Some campaigns feature other key end points addressing patients' aggregated experience, such as time to progression of disease
("progression-free survival"), as surrogates for true survival data. Others are limited to physical tumor characteristics,
measured by response—such as if tumors disappeared (complete response) or shrank (partial response). (For a guide to cancer
treatment claims, see "Sifting the data: Understanding oncology claims".)
Sifting the Data: Understanding Oncology Claims
Unlike many campaigns for conventional pharmaceuticals, few oncology ads attempt to differentiate products based on subgroup
analyses of specific patient populations, a practice sometimes disparaged as "data-dredging" by statisticians. This likely
reflects the fact that smaller sample sizes, typical in oncology trials, often make subgroups too tiny for meaningful patterns
to appear. More significant is the relative absence of claims of superiority based on an excellent tolerability, adverse events
profile, or other quality-of-life data. In contrast to so many non-cancer drug ads, none of the advertising Flashpoint reviewed
described a "balance" of efficacy and safety. To oncologists, it seems, efficacy nearly always comes first.
Trend #2: Patients are people too
Data alone can be cold and dispassionate; it's hard own a space in physicians' hearts with numbers alone. As oncology marketing
matures, it is tapping the power of emotion to drive brand choices. Today, marketers recognize that when oncologists have
multiple options, the brand with emotional power is most often remembered—and selected. One way to make strong data personal
is by using imagery of real people in advertising campaigns. Judging by the numbers of campaigns using this approach, it's
a trend that's growing.
Genentech's Herceptin (trastuzumab) shows photographs of actual breast cancer patients who are happy and healthy enough to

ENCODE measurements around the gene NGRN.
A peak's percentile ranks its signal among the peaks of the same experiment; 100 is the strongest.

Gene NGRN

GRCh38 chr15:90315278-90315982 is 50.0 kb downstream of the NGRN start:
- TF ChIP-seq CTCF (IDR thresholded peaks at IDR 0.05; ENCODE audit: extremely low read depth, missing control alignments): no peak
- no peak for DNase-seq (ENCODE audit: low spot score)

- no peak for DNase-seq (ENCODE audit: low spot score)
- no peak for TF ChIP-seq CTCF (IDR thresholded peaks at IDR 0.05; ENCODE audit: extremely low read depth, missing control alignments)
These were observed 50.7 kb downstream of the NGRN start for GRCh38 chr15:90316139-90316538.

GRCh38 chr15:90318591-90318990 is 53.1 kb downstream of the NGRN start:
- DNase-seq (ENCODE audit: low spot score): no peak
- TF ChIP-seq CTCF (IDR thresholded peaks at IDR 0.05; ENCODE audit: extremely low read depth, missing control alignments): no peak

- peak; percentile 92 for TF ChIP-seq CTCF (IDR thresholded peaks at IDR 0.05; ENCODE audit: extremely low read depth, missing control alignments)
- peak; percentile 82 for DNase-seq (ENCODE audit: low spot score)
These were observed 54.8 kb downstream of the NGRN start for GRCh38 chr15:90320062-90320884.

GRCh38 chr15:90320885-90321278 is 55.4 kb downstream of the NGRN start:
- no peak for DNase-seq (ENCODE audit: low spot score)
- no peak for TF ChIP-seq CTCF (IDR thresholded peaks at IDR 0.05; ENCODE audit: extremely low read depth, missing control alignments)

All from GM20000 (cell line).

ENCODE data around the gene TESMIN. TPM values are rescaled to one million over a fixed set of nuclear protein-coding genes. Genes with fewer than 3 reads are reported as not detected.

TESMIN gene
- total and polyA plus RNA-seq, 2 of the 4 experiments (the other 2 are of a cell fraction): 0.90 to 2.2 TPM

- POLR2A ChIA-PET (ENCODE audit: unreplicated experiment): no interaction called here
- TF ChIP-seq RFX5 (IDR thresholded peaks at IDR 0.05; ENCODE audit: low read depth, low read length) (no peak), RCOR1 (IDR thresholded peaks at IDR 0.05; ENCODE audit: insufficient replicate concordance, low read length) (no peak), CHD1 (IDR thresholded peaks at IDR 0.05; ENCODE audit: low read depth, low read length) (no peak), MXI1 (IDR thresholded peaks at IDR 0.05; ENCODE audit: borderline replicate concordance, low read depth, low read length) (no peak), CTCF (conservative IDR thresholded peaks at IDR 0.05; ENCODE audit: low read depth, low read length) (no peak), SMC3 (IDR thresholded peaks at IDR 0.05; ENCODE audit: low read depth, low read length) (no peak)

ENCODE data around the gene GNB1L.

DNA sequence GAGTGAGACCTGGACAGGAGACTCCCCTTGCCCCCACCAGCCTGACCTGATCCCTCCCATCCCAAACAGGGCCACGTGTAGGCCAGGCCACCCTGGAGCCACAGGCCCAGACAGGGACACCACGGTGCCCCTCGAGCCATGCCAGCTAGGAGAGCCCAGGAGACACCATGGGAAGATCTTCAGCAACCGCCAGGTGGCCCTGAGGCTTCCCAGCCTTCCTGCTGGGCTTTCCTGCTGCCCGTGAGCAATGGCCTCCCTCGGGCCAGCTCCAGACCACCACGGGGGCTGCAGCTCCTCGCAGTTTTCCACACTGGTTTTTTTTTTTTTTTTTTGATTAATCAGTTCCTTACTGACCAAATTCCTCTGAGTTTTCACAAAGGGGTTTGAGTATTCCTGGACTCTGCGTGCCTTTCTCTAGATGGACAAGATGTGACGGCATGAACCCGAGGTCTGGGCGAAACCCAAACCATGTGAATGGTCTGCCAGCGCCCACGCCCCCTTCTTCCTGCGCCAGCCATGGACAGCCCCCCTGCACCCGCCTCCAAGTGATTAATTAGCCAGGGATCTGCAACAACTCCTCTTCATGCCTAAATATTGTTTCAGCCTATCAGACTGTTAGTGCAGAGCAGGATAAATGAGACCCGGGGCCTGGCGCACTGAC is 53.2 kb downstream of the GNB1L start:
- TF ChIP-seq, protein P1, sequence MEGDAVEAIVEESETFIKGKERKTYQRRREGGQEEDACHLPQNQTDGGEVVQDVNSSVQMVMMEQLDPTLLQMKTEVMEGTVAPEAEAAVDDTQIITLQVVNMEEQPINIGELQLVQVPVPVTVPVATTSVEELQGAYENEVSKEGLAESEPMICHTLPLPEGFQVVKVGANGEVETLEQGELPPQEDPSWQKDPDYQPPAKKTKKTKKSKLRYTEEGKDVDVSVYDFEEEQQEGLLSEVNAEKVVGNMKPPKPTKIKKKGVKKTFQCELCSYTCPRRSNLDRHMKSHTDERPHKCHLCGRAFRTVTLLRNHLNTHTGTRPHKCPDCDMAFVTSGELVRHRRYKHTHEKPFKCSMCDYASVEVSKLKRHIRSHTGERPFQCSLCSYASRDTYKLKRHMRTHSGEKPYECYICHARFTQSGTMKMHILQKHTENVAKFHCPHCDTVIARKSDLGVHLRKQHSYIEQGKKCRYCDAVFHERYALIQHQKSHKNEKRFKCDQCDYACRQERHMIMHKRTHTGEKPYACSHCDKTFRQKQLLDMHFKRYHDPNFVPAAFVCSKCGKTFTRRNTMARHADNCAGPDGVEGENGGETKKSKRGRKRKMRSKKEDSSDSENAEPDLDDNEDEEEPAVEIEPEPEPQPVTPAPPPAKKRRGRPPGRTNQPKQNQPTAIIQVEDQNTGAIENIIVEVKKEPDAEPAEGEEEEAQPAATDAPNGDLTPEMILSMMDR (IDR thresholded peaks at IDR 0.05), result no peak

exercise. (All the patients are dressed in shades of pink and black, and bold bands of magenta echo similarly colored headline
type to ensure that the drug name, Herceptin, stands out.) Copy links the drug's "landmark studies" to "perseverance," and
a K-M curve shows how much delay in disease recurrence specialists and their patients can expect when the product is used
as an adjuvant to surgery in appropriate patients.
Indeed, emotionality figures prominently in many of today's oncology ads, even when data take a back seat. The challenge for
marketers is to ensure these depictions are distinctive and memorable for their brand and don't fall into the clichés of patient
walking on a beach or in a field of flowers—or other picturesque scenery typical of direct-to-consumer advertising. In the
campaigns for BMS' Sprycel (dasatinib) and GlaxoSmithKline's Tykerb (lapatinib), ad headlines voice the patient's "thoughts."
"I am turning to SPRYCEL" thinks a greying gentleman, while in the Tykerb ad we see the profile of a grey-haired woman with
the text "I want more."
Are these patients' images rendered or photographed in a sufficiently attention-getting way to help their brand stand out?
Is the device of the patient's intentions or pleas likely to make an impact on an oncologist's decision-making? Consistency
in execution doesn't necessarily guarantee memorability if the consistently repeated idea lacks a compelling core.